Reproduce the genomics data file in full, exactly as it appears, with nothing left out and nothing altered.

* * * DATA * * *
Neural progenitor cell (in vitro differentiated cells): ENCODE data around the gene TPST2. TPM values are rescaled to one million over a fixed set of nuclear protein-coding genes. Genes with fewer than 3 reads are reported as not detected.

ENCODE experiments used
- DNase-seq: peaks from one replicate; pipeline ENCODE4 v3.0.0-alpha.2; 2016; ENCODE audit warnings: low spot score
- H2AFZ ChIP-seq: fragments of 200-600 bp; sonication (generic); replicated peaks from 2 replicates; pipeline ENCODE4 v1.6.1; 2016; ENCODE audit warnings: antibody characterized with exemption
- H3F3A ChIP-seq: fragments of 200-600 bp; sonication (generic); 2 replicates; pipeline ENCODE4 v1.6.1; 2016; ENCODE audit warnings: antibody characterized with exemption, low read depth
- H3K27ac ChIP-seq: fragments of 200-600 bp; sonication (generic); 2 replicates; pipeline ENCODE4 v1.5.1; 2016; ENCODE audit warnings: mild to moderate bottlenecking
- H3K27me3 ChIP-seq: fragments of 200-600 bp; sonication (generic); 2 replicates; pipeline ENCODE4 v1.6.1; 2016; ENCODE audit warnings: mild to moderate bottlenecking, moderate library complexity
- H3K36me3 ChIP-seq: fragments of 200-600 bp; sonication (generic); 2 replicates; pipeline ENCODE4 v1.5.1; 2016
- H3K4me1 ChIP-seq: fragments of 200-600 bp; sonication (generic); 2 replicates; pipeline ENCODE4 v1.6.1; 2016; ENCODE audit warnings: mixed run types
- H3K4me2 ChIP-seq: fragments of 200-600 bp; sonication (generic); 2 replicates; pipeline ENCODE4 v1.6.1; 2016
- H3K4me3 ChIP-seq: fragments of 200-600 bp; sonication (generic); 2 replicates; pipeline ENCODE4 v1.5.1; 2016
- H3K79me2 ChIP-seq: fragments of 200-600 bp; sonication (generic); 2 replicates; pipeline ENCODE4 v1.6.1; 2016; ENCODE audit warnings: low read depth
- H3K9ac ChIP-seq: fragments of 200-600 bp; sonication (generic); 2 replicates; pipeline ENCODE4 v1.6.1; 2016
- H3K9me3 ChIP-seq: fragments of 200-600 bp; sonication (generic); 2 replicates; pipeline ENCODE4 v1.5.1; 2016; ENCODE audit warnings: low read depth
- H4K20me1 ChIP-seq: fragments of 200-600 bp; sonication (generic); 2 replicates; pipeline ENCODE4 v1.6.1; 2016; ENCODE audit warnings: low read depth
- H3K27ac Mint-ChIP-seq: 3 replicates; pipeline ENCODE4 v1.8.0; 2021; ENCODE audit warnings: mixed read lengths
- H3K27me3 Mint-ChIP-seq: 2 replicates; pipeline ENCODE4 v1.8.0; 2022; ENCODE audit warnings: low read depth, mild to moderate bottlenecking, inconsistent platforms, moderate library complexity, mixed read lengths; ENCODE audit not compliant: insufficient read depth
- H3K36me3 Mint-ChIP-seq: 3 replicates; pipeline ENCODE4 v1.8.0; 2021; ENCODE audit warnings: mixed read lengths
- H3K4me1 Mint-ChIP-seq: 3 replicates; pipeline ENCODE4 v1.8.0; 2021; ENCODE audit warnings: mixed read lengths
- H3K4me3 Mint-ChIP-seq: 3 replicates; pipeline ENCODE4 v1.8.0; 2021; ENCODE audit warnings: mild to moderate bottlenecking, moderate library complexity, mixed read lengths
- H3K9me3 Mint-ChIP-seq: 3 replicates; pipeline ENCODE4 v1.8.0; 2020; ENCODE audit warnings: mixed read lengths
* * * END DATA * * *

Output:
Neural progenitor cell (in vitro differentiated cells): ENCODE data around the gene TPST2. TPM values are rescaled to one million over a fixed set of nuclear protein-coding genes. Genes with fewer than 3 reads are reported as not detected.

ENCODE experiments used
- DNase-seq: peaks from one replicate; pipeline ENCODE4 v3.0.0-alpha.2; 2016; ENCODE audit warnings: low spot score
- H2AFZ ChIP-seq: fragments of 200-600 bp; sonication (generic); replicated peaks from 2 replicates; pipeline ENCODE4 v1.6.1; 2016; ENCODE audit warnings: antibody characterized with exemption
- H3F3A ChIP-seq: fragments of 200-600 bp; sonication (generic); 2 replicates; pipeline ENCODE4 v1.6.1; 2016; ENCODE audit warnings: antibody characterized with exemption, low read depth
- H3K27ac ChIP-seq: fragments of 200-600 bp; sonication (generic); 2 replicates; pipeline ENCODE4 v1.5.1; 2016; ENCODE audit warnings: mild to moderate bottlenecking
- H3K27me3 ChIP-seq: fragments of 200-600 bp; sonication (generic); 2 replicates; pipeline ENCODE4 v1.6.1; 2016; ENCODE audit warnings: mild to moderate bottlenecking, moderate library complexity
- H3K36me3 ChIP-seq: fragments of 200-600 bp; sonication (generic); 2 replicates; pipeline ENCODE4 v1.5.1; 2016
- H3K4me1 ChIP-seq: fragments of 200-600 bp; sonication (generic); 2 replicates; pipeline ENCODE4 v1.6.1; 2016; ENCODE audit warnings: mixed run types
- H3K4me2 ChIP-seq: fragments of 200-600 bp; sonication (generic); 2 replicates; pipeline ENCODE4 v1.6.1; 2016
- H3K4me3 ChIP-seq: fragments of 200-600 bp; sonication (generic); 2 replicates; pipeline ENCODE4 v1.5.1; 2016
- H3K79me2 ChIP-seq: fragments of 200-600 bp; sonication (generic); 2 replicates; pipeline ENCODE4 v1.6.1; 2016; ENCODE audit warnings: low read depth
- H3K9ac ChIP-seq: fragments of 200-600 bp; sonication (generic); 2 replicates; pipeline ENCODE4 v1.6.1; 2016
- H3K9me3 ChIP-seq: fragments of 200-600 bp; sonication (generic); 2 replicates; pipeline ENCODE4 v1.5.1; 2016; ENCODE audit warnings: low read depth
- H4K20me1 ChIP-seq: fragments of 200-600 bp; sonication (generic); 2 replicates; pipeline ENCODE4 v1.6.1; 2016; ENCODE audit warnings: low read depth
- H3K27ac Mint-ChIP-seq: 3 replicates; pipeline ENCODE4 v1.8.0; 2021; ENCODE audit warnings: mixed read lengths
- H3K27me3 Mint-ChIP-seq: 2 replicates; pipeline ENCODE4 v1.8.0; 2022; ENCODE audit warnings: low read depth, mild to moderate bottlenecking, inconsistent platforms, moderate library complexity, mixed read lengths; ENCODE audit not compliant: insufficient read depth
- H3K36me3 Mint-ChIP-seq: 3 replicates; pipeline ENCODE4 v1.8.0; 2021; ENCODE audit warnings: mixed read lengths
- H3K4me1 Mint-ChIP-seq: 3 replicates; pipeline ENCODE4 v1.8.0; 2021; ENCODE audit warnings: mixed read lengths
- H3K4me3 Mint-ChIP-seq: 3 replicates; pipeline ENCODE4 v1.8.0; 2021; ENCODE audit warnings: mild to moderate bottlenecking, moderate library complexity, mixed read lengths
- H3K9me3 Mint-ChIP-seq: 3 replicates; pipeline ENCODE4 v1.8.0; 2020; ENCODE audit warnings: mixed read lengths